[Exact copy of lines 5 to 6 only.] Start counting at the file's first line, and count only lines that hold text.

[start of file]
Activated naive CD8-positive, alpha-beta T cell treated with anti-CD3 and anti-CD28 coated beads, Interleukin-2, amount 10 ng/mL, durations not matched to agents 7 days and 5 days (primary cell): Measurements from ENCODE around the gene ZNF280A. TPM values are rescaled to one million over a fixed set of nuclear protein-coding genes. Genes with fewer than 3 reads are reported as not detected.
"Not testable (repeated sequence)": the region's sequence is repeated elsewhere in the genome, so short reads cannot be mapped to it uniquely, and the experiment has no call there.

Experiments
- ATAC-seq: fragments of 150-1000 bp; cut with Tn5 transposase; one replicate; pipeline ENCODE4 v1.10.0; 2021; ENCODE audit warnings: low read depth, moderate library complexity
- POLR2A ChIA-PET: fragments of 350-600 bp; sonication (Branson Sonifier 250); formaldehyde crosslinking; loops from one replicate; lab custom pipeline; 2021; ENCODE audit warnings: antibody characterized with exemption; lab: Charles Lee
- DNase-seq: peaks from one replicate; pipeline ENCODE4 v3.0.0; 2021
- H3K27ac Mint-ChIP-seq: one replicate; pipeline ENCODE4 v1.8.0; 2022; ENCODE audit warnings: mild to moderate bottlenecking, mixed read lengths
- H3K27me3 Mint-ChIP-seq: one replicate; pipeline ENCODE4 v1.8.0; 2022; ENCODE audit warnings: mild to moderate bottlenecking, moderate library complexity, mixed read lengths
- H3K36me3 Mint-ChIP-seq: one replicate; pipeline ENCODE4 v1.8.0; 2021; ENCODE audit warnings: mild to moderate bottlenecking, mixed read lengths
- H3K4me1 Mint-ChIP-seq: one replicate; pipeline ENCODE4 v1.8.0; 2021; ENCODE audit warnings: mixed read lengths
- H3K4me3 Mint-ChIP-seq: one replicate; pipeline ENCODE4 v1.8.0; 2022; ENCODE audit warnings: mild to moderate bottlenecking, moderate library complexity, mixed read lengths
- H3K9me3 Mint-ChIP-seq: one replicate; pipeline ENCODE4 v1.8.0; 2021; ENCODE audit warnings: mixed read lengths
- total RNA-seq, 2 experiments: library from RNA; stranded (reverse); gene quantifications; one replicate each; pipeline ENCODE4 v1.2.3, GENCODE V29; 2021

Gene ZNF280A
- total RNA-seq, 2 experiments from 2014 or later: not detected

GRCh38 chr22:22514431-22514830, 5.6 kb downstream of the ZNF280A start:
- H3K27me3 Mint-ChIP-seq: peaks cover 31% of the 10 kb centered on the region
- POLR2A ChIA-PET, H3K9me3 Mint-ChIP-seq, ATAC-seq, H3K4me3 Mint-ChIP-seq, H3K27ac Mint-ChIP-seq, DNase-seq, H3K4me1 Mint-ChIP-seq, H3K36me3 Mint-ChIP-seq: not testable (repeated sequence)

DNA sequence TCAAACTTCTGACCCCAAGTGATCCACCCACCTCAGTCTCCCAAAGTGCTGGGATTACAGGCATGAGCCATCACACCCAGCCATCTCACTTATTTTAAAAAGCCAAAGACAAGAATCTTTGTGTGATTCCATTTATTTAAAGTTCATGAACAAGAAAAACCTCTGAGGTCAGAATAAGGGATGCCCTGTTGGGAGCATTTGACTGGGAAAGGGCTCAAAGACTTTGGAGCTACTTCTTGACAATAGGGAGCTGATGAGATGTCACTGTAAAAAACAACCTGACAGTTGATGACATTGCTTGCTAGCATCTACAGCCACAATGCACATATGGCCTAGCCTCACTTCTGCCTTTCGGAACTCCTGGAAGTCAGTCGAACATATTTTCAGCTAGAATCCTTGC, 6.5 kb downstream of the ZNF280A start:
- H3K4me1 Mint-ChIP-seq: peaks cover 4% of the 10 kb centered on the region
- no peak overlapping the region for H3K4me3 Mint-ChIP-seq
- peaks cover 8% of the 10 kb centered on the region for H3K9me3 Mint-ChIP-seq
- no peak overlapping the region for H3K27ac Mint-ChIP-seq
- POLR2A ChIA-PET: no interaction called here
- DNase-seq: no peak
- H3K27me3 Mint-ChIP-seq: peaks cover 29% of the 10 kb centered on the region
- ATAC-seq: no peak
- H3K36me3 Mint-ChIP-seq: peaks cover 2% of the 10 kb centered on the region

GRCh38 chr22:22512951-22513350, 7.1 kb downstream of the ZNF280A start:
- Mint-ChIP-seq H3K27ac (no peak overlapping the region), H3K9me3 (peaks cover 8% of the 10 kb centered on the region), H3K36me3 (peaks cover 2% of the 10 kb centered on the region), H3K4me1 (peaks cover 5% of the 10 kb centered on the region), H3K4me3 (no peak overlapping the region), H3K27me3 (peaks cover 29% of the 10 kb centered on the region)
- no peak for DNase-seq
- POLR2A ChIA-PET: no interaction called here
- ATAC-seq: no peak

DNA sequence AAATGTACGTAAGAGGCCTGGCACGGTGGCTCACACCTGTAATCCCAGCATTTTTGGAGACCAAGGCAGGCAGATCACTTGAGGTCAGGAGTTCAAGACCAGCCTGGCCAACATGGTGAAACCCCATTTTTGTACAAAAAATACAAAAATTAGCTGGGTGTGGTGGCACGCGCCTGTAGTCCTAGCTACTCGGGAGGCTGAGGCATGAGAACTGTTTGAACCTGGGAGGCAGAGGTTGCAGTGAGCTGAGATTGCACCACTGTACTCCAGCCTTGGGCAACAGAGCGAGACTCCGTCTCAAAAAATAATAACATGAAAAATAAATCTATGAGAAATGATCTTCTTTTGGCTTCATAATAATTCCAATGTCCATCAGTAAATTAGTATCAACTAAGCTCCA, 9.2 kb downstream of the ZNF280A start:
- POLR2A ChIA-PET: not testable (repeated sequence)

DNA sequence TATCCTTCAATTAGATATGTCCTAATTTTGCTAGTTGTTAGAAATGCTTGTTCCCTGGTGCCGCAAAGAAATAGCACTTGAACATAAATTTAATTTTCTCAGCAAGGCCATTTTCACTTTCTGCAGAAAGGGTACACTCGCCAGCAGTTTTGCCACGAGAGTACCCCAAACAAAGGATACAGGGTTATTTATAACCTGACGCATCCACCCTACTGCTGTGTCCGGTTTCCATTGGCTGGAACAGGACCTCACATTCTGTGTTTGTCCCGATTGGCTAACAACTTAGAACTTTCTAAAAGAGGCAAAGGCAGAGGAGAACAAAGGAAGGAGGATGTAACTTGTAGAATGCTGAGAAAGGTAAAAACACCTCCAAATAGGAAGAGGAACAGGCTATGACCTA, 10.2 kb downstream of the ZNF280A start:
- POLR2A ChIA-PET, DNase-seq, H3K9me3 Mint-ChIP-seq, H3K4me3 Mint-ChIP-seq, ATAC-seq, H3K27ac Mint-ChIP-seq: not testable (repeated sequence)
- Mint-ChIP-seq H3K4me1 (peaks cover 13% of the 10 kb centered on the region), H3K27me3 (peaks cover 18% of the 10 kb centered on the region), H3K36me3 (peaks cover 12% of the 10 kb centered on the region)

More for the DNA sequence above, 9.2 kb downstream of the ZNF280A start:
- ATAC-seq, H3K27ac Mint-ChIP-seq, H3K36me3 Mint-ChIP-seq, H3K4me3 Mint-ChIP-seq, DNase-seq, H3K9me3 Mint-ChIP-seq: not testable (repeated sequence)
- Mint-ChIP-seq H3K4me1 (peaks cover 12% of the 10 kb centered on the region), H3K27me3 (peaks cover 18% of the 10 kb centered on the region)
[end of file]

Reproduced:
- POLR2A ChIA-PET: fragments of 350-600 bp; sonication (Branson Sonifier 250); formaldehyde crosslinking; loops from one replicate; lab custom pipeline; 2021; ENCODE audit warnings: antibody characterized with exemption; lab: Charles Lee
- DNase-seq: peaks from one replicate; pipeline ENCODE4 v3.0.0; 2021